FIGURE 5
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Figure 5. (A–D) IO paradigm, including the stimuli used and the corresponding animal reactions. Representative baseline IO trial data (five trials; one trial each for startle pulses presented at 60, 70, 80, 90, and 100 dB SPL) from two representative animals (A,B). Representative 14-week post amikacin treatment IO trial data from an animal who did not develop hyperacusis (C) and from an animal who did develop hyperacusis (D). The resulting startle response wave forms are color-coded to the level of startle stimuli presented. (E,F) All IO Startle stimulus/response functions recorded from the two representative mice (from A–D). Startle response magnitude means are plotted as a function of stimulus intensity (60 to 100 dB SPL in 5 dB steps) and colored-coded based on specific testing epochs {baseline, 1, 2, 3, 6, 10, and 14 weeks}. Notice the differences between the bolded black lines (baseline; A,B) and bolded green lines (week 14; C,D) from the animal without hyperacusis (C), compared to the animal with hyperacusis (D). Startle Magnitude recorded via force (N) in (A–D) was converted to CMD (mm) in (E,F).

FIGURE 6
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Figure 6. Evaluation and comparison of behavioral evidence of hyperacusis and electrophysiological evidence of increased central gain over time between treatment groups. (A) Averaged IO stimulus/response curves at multiple timepoints (time from the start of treatment {1, 2, 3, 6, 10, 14 weeks} – baseline) showing changes in startle response magnitude CMD (mm) as a function of stimulus intensity (60 to 100 dB SPL). The value 0 on the y-axis represents no change from baseline startle. Note the difference in startle magnitude change between control and amikacin treated mice until week 14. Data show significant effects of ebselen treatment at week 6 and 10 (see Supplementary Table 1 for significance details). (B) Averaged ABR wave III/I amplitude ratios from baseline and multiple timepoints after treatment. (C) A similar linear regression shows the correlation between startle at 90 dB SPL (from A) and 40 dB SPL W3/W1 amplitude ratios (from B) increased from week 2 to week 10 for the vehicle group but not the ebselen group. In (A,B), data are represented by means and standard errors. Post hoc tests determined significant differences between testing groups, which are indicated as follows: #, between control and DMSO treated animals; # (gray), between control and ebselen treated animals; , between DMSO and ebselen treated animals.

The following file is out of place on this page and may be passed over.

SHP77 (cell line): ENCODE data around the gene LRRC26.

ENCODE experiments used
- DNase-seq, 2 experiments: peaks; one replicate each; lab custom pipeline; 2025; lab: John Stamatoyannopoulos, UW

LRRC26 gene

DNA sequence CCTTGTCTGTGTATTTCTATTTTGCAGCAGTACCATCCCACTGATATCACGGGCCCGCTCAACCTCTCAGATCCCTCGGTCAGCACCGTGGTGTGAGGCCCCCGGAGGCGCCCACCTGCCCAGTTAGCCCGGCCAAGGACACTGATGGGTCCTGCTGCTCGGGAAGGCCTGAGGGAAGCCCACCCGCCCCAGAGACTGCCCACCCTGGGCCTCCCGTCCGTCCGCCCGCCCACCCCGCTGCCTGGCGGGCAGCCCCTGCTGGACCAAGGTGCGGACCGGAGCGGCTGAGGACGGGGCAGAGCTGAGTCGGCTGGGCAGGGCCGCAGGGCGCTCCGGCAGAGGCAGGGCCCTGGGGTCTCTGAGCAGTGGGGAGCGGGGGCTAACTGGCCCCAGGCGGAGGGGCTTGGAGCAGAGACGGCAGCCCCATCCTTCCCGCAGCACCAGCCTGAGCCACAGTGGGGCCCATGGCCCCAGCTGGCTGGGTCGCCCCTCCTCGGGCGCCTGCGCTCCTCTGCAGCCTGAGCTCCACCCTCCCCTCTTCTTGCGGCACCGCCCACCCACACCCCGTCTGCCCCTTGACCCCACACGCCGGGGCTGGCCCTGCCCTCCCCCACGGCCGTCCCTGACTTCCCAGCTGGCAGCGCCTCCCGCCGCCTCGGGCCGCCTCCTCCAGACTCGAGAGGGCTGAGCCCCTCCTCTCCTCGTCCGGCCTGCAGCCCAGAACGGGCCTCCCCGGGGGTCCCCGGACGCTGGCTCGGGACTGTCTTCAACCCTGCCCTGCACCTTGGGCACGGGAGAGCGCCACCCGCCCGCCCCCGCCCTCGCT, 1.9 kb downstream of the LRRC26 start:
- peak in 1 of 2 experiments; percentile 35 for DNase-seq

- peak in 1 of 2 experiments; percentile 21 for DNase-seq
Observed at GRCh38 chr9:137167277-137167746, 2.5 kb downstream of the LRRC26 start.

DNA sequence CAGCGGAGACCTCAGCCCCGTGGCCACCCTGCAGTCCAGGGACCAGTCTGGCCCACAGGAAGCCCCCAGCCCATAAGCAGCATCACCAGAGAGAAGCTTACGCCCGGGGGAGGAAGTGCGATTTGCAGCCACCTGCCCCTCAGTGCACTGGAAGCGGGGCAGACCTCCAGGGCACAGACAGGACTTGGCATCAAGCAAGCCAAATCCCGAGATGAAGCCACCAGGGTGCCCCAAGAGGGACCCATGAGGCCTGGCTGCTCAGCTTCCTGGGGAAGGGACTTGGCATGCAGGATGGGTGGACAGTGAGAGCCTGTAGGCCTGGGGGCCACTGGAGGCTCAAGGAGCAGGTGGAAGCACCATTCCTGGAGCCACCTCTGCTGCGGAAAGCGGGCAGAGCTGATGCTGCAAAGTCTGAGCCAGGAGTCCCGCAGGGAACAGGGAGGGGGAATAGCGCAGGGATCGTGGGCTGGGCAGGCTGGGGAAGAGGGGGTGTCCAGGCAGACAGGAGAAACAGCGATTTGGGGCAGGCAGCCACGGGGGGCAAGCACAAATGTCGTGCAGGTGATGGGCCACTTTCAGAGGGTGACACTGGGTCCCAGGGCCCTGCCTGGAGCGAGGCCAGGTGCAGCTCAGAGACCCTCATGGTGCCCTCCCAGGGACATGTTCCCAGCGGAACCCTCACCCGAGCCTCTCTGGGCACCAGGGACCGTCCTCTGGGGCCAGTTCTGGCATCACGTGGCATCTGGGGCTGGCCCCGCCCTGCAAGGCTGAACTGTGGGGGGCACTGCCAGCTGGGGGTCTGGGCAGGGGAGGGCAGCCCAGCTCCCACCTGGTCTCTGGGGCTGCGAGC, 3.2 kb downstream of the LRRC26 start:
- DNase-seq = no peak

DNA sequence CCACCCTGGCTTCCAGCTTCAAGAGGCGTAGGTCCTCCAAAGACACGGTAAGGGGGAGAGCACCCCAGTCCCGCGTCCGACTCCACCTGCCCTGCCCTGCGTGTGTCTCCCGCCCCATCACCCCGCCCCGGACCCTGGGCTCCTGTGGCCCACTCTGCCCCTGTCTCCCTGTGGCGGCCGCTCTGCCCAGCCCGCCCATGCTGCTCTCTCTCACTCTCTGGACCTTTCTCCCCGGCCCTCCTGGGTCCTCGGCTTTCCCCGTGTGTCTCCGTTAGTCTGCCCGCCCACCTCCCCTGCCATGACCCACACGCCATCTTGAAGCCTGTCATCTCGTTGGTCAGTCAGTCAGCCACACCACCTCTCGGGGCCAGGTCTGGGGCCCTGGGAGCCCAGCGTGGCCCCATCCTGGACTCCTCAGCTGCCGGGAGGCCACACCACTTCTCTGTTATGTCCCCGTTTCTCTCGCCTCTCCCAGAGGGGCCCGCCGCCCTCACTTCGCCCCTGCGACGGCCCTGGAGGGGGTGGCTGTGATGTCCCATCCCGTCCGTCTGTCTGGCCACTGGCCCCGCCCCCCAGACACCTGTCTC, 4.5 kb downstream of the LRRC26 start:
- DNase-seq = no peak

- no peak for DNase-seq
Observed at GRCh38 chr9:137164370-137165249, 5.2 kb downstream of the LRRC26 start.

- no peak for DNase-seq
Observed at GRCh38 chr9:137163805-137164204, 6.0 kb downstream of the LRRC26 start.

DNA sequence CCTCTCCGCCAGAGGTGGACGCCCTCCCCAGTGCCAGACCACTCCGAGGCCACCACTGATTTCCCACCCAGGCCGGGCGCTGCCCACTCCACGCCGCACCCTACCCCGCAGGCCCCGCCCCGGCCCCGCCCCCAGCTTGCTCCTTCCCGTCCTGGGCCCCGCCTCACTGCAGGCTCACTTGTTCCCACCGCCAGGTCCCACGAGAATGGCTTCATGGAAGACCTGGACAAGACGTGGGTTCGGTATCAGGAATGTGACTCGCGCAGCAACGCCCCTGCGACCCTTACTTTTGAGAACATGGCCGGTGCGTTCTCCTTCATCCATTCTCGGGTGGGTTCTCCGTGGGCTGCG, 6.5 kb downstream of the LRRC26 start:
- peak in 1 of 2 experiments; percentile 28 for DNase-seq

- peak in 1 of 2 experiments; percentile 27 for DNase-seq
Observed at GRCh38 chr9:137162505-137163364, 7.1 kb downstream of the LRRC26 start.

To determine if these amikacin-induced behavioral abnormalities were correlated to electrophysiological increases in central gain, we assessed ABR wave amplitudes. When looking at raw ABR amplitudes between amikacin treated mice as a function of frequency and time, only slight, non-significant differences were found between the DMSO and ebselen groups (Supplementary Figure 2). Wave one amplitudes showed a general reduction until 10 weeks following treatment, and wave three amplitudes increased slightly over the same period (Supplementary Figure 2). Using the ABR wave III over wave I ratio for 40 dB SPL stimuli for each ear at each epoch, we determined that this ratio had increased over time at most frequencies (Supplementary Figure 3). This increase is thought to represent an increase in central neural activity following an insult to the peripheral auditory system (Dehmel et al., 2012; Gu et al., 2012; Lowe and Walton, 2015). A repeated measures mixed effects analyses showed a significant effect of treatment at 32 kHz [F(1,195) = 7.068, p = 0.0011] for wave III/wave I ratios (Figure 6B). Post hoc tests showed that the control group was significantly different from the DMSO treated group at 6 weeks (p = 0.0029) and 10 weeks (p = 0.0030) at 32 kHz. Similarly, the ebselen treated group was significantly different from controls at week 6 (p = 0.0262) and week 10 (p = 0.0154) at 32 kHz. Importantly, ebselen co-treated mice were observed to have significantly lower ratios than DMSO treated animals at week 10 for both 16 kHz (p = 0.484) and 32 kHz (p = 0.480), where the maximum ratios were observed (Figure 6B). Since both the startle magnitude and the ABR wave III/I ratios increased following amikacin treatment, and ebselen treatment, alleviated this increase in both assessments, we decided to investigate if these data correlated in a meaningful way. A linear regression compared raw data for 90 dB startle magnitude to 16 kHz 40 dB SPL ABR wave III/I ratios at 4 epochs (Figure 6C). The vehicle group correlation increased until 10 weeks after treatment which was significant with R2 = 0.5781 (p = 0.0006) and then decreased again at the 14-week epoch. Interestingly, the ebselen group did not follow this pattern, as no significant correlations were observed at any epoch.